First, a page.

Hepco 9400-1 solder sphere placement system.
Once a full pattern is achieved, the wand is lowered over the tooling pins until the spheres contact the component. The stencil is designed so 1/2 the sphere diameter extends past the wand stencil face so flux doesn't touch the wand itself. The operator then depresses the foot pedal to cut off vacuum and actuate a vibrating hammer which assists sphere release. The wand is lifted off the part and the wand and component are quickly inspected to ensure the spheres are in position. At this point the BGA may be removed and run through reflow, after which it is ready to be used.
While reflow is fairly straightforward, reflow of the spheres does need to be addressed. With a typical profile, the spheres would go liquidus for around 30-45 seconds — the temperature depending on the solder alloy being used. The ramp rate should be kept to around 0.7°C per second ideally, but definitely less than 2°C per second. With hot air, be careful to keep flow down. Although it seems obvious, a lot of spheres have been blown around during reflow. Also, nitrogen atmospheres are always going to provide a better finished product if such an atmosphere is feasible. Component preparation and reflow are fairly consistent regardless of the method used to place the spheres. The three primary methods include tilt and roll systems, solder preforms, and vacuum pick-up. Preforms offer a good solution where very low volume and high mix are the rule. Additional cleaning labor and baking time need to be factored in, along with a possible additional heat cycle if spheres don't adhere. Vacuum pick-up offers value at mid- to high-volume and provides a finished product quickly with virtually no cleaning needed after bumping. Each method has a price point and volume where it may be the proper choice.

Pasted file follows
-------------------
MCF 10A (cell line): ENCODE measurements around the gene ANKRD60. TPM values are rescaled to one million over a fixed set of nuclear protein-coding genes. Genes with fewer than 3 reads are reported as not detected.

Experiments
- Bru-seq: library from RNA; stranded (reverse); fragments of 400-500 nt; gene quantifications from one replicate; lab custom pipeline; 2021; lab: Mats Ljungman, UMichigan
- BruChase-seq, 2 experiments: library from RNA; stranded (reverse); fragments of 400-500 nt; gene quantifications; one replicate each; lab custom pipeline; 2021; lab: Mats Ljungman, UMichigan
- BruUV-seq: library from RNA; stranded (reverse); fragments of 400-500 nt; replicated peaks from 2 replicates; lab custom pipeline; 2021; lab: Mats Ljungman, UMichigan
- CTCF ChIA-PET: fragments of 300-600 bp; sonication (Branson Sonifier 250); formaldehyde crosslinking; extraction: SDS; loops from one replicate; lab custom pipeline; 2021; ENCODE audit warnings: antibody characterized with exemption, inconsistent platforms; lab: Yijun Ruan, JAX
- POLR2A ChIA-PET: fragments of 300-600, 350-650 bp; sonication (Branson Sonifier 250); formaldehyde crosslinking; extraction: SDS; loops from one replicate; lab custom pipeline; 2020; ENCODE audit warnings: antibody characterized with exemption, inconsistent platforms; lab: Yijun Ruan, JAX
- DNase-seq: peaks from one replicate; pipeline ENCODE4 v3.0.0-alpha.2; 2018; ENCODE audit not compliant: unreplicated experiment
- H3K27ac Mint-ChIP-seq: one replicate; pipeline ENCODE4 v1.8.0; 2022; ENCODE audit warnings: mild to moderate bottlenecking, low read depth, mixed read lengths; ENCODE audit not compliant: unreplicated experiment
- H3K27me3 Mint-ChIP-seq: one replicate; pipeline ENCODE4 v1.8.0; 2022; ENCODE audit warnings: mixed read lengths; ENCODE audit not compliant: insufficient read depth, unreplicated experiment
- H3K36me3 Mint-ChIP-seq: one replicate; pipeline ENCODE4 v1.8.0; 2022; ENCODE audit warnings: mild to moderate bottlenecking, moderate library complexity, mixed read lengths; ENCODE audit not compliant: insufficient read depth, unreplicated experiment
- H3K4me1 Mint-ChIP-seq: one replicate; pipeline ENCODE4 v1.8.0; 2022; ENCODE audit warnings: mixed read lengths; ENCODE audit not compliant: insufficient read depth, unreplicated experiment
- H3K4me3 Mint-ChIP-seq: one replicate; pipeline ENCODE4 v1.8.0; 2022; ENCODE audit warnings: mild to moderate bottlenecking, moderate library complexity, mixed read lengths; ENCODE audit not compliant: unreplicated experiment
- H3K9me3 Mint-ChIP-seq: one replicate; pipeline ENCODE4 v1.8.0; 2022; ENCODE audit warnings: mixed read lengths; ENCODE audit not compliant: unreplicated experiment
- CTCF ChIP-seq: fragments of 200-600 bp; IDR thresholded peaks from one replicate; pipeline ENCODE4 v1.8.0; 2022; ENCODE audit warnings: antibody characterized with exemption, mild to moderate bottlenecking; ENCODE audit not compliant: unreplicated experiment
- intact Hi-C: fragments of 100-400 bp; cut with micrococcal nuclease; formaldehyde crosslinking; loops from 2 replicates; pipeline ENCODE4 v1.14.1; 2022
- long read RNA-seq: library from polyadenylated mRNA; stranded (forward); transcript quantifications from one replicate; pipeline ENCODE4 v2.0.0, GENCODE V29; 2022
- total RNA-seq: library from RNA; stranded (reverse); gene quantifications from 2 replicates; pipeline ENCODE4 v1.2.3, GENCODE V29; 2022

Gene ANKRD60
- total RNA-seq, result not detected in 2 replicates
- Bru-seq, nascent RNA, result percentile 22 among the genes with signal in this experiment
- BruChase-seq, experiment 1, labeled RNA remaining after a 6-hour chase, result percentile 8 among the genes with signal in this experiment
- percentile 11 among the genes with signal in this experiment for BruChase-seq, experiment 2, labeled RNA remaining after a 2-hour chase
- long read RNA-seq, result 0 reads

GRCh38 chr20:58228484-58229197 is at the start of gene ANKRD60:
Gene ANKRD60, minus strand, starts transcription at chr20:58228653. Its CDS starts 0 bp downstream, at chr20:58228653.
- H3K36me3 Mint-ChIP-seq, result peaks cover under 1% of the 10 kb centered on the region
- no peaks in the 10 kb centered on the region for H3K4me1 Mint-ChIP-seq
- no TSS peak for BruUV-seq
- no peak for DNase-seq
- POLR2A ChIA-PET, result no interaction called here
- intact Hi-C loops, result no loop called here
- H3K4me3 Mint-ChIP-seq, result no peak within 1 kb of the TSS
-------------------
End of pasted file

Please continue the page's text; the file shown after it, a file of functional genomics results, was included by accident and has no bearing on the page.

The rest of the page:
Contact: HEPCO, Inc., 150 San Lazaro Ave., Sunnyvale, CA 94086
408-738-1880 fax: 408-732-4456 E-mail: email@example.com Web:
© 2015 USTECH. All Rights Reserved. |
Contact Us: 610-783-6100 | firstname.lastname@example.org
powered by GIM